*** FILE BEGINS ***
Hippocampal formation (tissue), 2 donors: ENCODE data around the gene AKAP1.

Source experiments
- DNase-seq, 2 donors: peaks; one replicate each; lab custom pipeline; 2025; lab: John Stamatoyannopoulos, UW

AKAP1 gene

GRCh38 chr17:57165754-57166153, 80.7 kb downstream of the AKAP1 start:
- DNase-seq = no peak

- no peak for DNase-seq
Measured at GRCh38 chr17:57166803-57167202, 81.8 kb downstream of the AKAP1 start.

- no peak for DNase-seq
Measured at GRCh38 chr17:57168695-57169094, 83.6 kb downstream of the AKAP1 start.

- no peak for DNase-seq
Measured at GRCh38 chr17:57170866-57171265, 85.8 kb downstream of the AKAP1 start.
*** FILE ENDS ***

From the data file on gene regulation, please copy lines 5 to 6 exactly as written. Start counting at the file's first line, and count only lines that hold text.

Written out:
GRCh38 chr17:57165754-57166153, 80.7 kb downstream of the AKAP1 start:
- DNase-seq = no peak